Connecticut Magazine Features Crispin Cioe
In an article written by Pat Grandjean, Saxophonist Crispin Cioe is featured in Connecticut Magazine First Person. The renowned saxist has a lengthy discography, has played on more than 300 albums, and has performed with a constellation of rock stars, R&B legends, and pop icons including The Rolling Stones.
The Connecticut Magazine text of the First Person feature is copied below.
Crispin Cioe is Connecticut Magazine First Person
Talk about six degrees of separation: Ask Westport’s Crispin Cioe, 59, about any big name in popular music and chances are he’s worked with them. The Rolling Stones? Performed with ’em to the tune of 120 dates on the band’s massive “Steel Wheels” tour. “I don’t think it’s widely known what serious musicologists they are,” he says. Tom Waits? Cioe played saxophone on Rain Dogs, considered to be Waits’ best disc. “I still get kids walking up to me who want to talk about that album. It’s amazing that someone whose style is so raw writes songs with such universal potential.” James Brown? You’ll hear him on “Living in America,” the Godfather of Soul’s hugest later-career hit. R.E.M., the J. Geils Band, Aretha Franklin, Lou Reed, Iggy Pop, Bette Midler, Ray Charles? Yup.
Most of these celebrity collaborations over the last 20-plus years have featured his quartet the Uptown Horns, assembled in the early ’80s. These days, Cioe is just as jazzed about Cracked Ice — the name comes from a 1950s tune by Earl Bostic — a septet initially established as a high-caliber “party” band (playing weddings and other events internationally). “Though I’ve been told it’s unorthodox, my mission was to create a group that approached parties with the same level of commitment to great music as any artist would bring to performing at Madison Square Garden,” he says.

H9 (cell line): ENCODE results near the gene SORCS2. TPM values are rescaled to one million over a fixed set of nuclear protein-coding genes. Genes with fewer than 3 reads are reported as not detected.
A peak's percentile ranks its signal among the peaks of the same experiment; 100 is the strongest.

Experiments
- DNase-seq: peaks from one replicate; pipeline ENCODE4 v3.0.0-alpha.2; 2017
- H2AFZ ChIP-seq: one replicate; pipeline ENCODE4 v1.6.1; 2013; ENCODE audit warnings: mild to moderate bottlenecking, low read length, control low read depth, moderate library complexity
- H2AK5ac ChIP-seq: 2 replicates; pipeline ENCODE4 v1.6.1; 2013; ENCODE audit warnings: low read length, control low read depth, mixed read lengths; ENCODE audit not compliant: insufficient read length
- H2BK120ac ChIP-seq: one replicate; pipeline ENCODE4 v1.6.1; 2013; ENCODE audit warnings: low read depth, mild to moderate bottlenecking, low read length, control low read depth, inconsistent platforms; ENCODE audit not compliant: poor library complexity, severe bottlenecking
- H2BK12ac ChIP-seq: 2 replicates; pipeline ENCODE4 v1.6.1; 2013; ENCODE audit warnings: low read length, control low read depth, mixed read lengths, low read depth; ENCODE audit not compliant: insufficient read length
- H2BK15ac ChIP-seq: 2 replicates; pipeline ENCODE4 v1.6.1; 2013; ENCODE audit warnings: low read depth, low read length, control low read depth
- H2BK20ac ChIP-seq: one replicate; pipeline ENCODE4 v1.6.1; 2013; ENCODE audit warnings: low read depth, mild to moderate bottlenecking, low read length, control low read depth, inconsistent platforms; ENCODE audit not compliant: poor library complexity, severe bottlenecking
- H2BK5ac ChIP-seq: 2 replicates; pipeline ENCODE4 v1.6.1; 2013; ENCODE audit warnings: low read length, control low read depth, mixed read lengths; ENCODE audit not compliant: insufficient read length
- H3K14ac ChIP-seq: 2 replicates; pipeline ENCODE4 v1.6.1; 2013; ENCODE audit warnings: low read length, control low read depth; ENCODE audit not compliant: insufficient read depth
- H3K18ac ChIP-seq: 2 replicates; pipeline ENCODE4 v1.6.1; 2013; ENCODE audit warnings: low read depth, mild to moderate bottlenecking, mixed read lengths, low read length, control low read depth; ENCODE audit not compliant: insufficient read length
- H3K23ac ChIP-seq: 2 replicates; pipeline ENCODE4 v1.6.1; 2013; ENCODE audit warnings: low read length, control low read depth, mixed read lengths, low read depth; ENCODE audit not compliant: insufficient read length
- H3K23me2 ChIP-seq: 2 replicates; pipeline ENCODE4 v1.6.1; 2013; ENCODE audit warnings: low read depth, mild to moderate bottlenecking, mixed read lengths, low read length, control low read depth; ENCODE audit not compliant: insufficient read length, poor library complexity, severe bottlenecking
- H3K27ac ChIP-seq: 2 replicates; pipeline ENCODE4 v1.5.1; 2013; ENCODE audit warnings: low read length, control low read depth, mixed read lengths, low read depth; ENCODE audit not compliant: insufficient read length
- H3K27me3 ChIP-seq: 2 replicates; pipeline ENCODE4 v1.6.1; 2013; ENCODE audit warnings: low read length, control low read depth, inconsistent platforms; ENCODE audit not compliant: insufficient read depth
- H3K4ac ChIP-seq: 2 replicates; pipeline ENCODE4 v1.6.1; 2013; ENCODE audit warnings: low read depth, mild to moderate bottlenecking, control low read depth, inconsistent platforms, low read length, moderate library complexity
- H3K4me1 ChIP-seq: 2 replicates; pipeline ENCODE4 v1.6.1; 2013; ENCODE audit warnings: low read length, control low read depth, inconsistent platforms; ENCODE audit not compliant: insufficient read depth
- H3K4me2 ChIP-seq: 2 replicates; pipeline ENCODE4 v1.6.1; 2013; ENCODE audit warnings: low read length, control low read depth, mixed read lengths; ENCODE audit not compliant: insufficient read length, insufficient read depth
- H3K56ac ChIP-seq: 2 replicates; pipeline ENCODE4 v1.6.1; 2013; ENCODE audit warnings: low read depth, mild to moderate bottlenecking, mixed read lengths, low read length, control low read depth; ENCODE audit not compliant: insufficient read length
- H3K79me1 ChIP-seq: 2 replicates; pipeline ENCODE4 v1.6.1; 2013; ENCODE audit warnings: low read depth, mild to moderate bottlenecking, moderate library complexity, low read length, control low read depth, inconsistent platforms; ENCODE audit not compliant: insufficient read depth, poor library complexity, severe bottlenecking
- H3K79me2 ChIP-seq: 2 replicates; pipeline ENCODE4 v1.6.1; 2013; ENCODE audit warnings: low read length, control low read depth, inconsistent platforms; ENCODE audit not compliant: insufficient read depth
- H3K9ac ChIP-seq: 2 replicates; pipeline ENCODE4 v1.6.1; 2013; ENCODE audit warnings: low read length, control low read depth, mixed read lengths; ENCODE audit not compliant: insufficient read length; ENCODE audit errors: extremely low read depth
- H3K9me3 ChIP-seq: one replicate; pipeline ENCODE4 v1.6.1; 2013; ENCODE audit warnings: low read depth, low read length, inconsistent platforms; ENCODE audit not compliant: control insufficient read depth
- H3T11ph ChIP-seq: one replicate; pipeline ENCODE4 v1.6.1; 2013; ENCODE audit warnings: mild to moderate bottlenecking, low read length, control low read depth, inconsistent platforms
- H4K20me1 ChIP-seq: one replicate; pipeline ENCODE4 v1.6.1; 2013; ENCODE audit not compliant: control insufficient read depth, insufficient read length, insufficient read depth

To that end, the group features accomplished New York City sessioners like vocalists Brent Carter (who’s worked with B.B. King) and Susan D. (Wilson Pickett, David Byrne), and keyboardist Charlie Giordano (who accompanied Bruce Springsteen on last year’s “Seeger Sessions” tour). Repertoire-wise, Cracked Ice reflects Cioe’s lifelong love of roots music, soul and R&B. “I’m exploring soul music with a more modern sound, in the tradition of Junior Walker, Michael Brecker, and David Sanborn,” he says.
With the release of its first CD, Soul Noir, Cracked Ice may also be on the road to establishing itself as a recording band, known for its original songs. Available online at iTunes and CD Baby, the disc has already attracted attention in the South, thanks to the popularity of the song “That’s My Story” with the “shag”-dancing, “beach music” crowd of the Carolinas, Virginia, and Georgia. “I was told by some friends down there that we should do a DJ version of the song, which we did, and it’s become a chart hit,” Cioe says. “Since then, we’ve been invited to play the region, and I’ve been alerted to a couple of other songs that might be similar hits.”
“Closer to home (Cioe shares his with wife Krista Bradford and their daughter, Katie), Cracked Ice is planning an “official” release party for Soul Noir at the Fairfield Theater Company on Oct. 19. Says Cioe, “At this point in my life, to have my own band that I can write for-to be able to focus on my own expression-well, that’s something I don’t take lightly.”